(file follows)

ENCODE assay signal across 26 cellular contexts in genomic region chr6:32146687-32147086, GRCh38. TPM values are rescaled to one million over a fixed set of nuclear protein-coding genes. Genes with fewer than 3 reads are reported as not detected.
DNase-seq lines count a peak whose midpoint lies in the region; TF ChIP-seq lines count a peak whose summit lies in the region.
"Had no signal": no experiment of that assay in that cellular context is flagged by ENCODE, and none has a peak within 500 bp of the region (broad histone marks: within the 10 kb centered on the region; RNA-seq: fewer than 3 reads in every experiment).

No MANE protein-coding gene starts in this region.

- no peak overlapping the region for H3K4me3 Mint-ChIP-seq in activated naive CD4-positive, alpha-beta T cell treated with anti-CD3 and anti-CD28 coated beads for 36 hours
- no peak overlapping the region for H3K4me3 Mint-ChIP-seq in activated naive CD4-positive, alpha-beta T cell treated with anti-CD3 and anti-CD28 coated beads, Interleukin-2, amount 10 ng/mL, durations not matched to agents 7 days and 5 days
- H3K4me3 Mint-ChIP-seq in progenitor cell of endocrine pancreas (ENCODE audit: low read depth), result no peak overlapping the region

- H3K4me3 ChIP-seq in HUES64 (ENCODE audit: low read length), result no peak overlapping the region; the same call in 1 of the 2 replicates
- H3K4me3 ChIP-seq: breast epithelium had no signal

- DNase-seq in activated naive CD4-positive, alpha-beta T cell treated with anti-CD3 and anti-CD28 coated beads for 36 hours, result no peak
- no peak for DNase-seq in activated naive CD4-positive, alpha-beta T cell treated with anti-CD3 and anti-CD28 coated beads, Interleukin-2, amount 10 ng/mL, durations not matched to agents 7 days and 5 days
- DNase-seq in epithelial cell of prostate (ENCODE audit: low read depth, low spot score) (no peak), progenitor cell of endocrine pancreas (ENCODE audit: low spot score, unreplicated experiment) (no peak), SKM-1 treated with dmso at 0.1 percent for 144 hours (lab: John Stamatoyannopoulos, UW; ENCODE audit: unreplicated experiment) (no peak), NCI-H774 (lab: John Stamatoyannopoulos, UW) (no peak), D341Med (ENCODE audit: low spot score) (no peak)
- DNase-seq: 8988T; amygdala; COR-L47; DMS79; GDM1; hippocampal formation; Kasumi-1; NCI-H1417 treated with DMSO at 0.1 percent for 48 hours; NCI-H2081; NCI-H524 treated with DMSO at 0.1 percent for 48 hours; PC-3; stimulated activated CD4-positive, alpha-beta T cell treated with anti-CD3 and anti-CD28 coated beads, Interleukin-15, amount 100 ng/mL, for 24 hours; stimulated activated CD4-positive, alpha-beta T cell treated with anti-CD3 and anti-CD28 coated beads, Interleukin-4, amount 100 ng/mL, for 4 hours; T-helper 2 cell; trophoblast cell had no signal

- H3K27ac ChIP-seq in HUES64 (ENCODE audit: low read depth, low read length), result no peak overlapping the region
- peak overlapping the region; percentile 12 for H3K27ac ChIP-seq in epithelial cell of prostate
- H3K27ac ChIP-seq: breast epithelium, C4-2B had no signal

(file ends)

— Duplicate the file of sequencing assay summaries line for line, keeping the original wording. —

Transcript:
ENCODE assay signal across 26 cellular contexts in genomic region chr6:32146687-32147086, GRCh38. TPM values are rescaled to one million over a fixed set of nuclear protein-coding genes. Genes with fewer than 3 reads are reported as not detected.
DNase-seq lines count a peak whose midpoint lies in the region; TF ChIP-seq lines count a peak whose summit lies in the region.
"Had no signal": no experiment of that assay in that cellular context is flagged by ENCODE, and none has a peak within 500 bp of the region (broad histone marks: within the 10 kb centered on the region; RNA-seq: fewer than 3 reads in every experiment).

No MANE protein-coding gene starts in this region.

- no peak overlapping the region for H3K4me3 Mint-ChIP-seq in activated naive CD4-positive, alpha-beta T cell treated with anti-CD3 and anti-CD28 coated beads for 36 hours
- no peak overlapping the region for H3K4me3 Mint-ChIP-seq in activated naive CD4-positive, alpha-beta T cell treated with anti-CD3 and anti-CD28 coated beads, Interleukin-2, amount 10 ng/mL, durations not matched to agents 7 days and 5 days
- H3K4me3 Mint-ChIP-seq in progenitor cell of endocrine pancreas (ENCODE audit: low read depth), result no peak overlapping the region

- H3K4me3 ChIP-seq in HUES64 (ENCODE audit: low read length), result no peak overlapping the region; the same call in 1 of the 2 replicates
- H3K4me3 ChIP-seq: breast epithelium had no signal

- DNase-seq in activated naive CD4-positive, alpha-beta T cell treated with anti-CD3 and anti-CD28 coated beads for 36 hours, result no peak
- no peak for DNase-seq in activated naive CD4-positive, alpha-beta T cell treated with anti-CD3 and anti-CD28 coated beads, Interleukin-2, amount 10 ng/mL, durations not matched to agents 7 days and 5 days
- DNase-seq in epithelial cell of prostate (ENCODE audit: low read depth, low spot score) (no peak), progenitor cell of endocrine pancreas (ENCODE audit: low spot score, unreplicated experiment) (no peak), SKM-1 treated with dmso at 0.1 percent for 144 hours (lab: John Stamatoyannopoulos, UW; ENCODE audit: unreplicated experiment) (no peak), NCI-H774 (lab: John Stamatoyannopoulos, UW) (no peak), D341Med (ENCODE audit: low spot score) (no peak)
- DNase-seq: 8988T; amygdala; COR-L47; DMS79; GDM1; hippocampal formation; Kasumi-1; NCI-H1417 treated with DMSO at 0.1 percent for 48 hours; NCI-H2081; NCI-H524 treated with DMSO at 0.1 percent for 48 hours; PC-3; stimulated activated CD4-positive, alpha-beta T cell treated with anti-CD3 and anti-CD28 coated beads, Interleukin-15, amount 100 ng/mL, for 24 hours; stimulated activated CD4-positive, alpha-beta T cell treated with anti-CD3 and anti-CD28 coated beads, Interleukin-4, amount 100 ng/mL, for 4 hours; T-helper 2 cell; trophoblast cell had no signal

- H3K27ac ChIP-seq in HUES64 (ENCODE audit: low read depth, low read length), result no peak overlapping the region
- peak overlapping the region; percentile 12 for H3K27ac ChIP-seq in epithelial cell of prostate
- H3K27ac ChIP-seq: breast epithelium, C4-2B had no signal